How much VAT do you pay on your coffee?
If you’re processing VAT reclaim for your company, you know what it feels like to deal with hundreds of business travel VAT receipts, each one for a small amount. Although you might deal with some receipts for weird and wonderful business expenses when requesting a VAT refund, the chances are good that the vast majority of them are for coffee.
No one, it seems, drinks as much coffee as a business traveler with an expense account. At some point all the VAT receipts can blur together, until it feels like every other receipt is for a cup of coffee, somewhere else in the world. It’s no wonder that you feel tempted to sweep all those coffee VAT receipts off the desk and into the bin, and just process receipts for larger amounts which seem more deserving of your time. Those small foreign VAT receipts for one or two cups of coffee at a time are probably partly responsible for the £16 billion of refundable VAT that goes unclaimed every year.
With all the time that you spend requesting a foreign VAT refund for coffee, have you ever wondered how much VAT your company pays for coffee in different countries? It’s interesting to take a close look at foreign VAT rates on coffee, and see how much they vary.
Reduced rates for coffee
Some countries recognize that coffee is a vital foodstuff, so they apply reduced VAT rates to coffee. These include:
Italy, where the standard VAT rate of 22% is reduced to 10%
Czech Republic, which reduces the standard rate of 21% to 15% for coffee
Finland, where the high standard rate of 24% drops to 14%
The Netherlands, where the 21% standard rate is reduced to 9%
Romania, where the VAT rate for coffee is 5% instead of 19%
No VAT breaks for coffee
Sadly, there are also countries which don’t appear to realise how important coffee is, so they don’t give it any kind of VAT tax break. These include Greece, Denmark, and Slovenia.
Just to add insult to injury, some countries have a reduced VAT rate for other non-alcoholic drinks, but not for coffee. For example, Austria charges a reduced rate of 10% for non-alcoholic beverages like juice and hot cocoa, but that does not apply to coffee (or to tea, for that matter), which are charged at the standard rate of 20%. Similarly, in Poland the VAT for sandwiches and juice is charged at 9% in coffee shops and cafes, but the VAT for coffee is charged at 23%.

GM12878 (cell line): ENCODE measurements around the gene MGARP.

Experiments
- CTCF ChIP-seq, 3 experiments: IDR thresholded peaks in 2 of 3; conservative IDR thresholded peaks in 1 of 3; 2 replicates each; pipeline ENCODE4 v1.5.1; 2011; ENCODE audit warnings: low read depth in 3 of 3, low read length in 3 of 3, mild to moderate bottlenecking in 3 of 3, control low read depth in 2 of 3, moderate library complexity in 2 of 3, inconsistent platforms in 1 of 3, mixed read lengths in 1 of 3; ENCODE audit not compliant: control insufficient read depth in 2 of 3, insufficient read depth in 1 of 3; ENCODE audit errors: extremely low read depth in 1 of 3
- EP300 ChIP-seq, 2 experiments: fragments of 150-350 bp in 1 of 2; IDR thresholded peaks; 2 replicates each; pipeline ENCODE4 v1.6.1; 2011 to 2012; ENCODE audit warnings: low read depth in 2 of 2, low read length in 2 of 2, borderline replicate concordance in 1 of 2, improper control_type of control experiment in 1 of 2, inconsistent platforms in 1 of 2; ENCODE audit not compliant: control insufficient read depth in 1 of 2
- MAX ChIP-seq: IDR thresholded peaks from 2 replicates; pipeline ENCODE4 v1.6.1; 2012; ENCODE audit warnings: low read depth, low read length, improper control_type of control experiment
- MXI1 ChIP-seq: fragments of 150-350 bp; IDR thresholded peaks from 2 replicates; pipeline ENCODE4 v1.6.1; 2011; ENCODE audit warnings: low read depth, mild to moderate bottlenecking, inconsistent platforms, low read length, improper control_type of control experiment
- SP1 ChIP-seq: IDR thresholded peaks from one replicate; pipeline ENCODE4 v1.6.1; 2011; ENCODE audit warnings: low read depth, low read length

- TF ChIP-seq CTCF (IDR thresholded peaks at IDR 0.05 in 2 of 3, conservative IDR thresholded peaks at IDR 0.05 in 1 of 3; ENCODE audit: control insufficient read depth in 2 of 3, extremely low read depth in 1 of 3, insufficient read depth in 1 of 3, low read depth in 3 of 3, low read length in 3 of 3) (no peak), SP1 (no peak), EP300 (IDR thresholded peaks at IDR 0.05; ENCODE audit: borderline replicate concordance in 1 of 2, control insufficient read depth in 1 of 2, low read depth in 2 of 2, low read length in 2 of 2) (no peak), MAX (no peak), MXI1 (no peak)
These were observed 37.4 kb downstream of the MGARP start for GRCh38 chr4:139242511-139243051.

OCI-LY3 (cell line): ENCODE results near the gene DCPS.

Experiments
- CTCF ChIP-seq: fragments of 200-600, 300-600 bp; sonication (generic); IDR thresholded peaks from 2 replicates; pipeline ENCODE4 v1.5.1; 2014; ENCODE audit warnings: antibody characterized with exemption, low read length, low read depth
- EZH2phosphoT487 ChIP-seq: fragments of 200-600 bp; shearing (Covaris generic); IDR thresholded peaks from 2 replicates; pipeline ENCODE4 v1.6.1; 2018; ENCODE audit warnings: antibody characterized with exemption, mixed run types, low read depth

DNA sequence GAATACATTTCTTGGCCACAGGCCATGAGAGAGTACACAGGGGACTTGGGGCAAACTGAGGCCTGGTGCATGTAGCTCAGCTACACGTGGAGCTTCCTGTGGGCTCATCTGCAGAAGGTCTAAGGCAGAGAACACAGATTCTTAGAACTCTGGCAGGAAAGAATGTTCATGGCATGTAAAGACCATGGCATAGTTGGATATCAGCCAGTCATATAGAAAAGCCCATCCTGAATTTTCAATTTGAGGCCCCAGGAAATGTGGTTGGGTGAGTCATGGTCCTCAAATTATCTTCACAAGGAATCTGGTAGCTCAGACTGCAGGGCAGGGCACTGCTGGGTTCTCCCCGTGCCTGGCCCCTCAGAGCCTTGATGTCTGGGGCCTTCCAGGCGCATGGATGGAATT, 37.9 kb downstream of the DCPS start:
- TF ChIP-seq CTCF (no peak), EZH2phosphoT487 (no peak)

Varied VAT coffee rates
Just to keep things really confusing, there are a number of countries which apply different VAT rates to your employees’ cup of coffee, depending on the circumstances within which they are bought.
In France, people pay a VAT rate of 10% for coffee bought to drink in a coffee shop, restaurant, or cafe, but 5.5% if they buy it for takeaway.
Ireland charges 9% on coffee that’s sold as part of a meal in a restaurant, 13.5% on coffee sold through a vending machine, coffee shop, or convenience store, but 23% on coffee sold in a hotel.
In Cyprus, the VAT reduction is on coffee bought in a restaurant or cafe as part of a meal, when rates are 9%. Coffee drinkers who take their drink away with them have to pay 19% VAT. Just to add to the complexity, if someone buys coffee in a bar or club that doesn’t serve food, they’ll pay an even lower rate of 5% VAT.
Portugal has the most confusing VAT rates for coffee. If someone buys a drink to take away, they’ll pay the standard 23% VAT rate for coffee, but just 6% for juice. However, if they buy it to drink in a restaurant, bar, or nightclub, they’ll pay the standard rate for juice, and a reduced 13% rate for the coffee.
The varying foreign VAT rates charged for coffee in different countries, combined with the small amounts for each receipt, make it even more overwhelming to complete your foreign VAT reclaim correctly. With an automated VAT reclaim system, however, you can easily get a VAT refund for every cup, everywhere.
For all you need to know about filing foreign and local VAT reclaim in the EU and other countries around the world, download our eBook.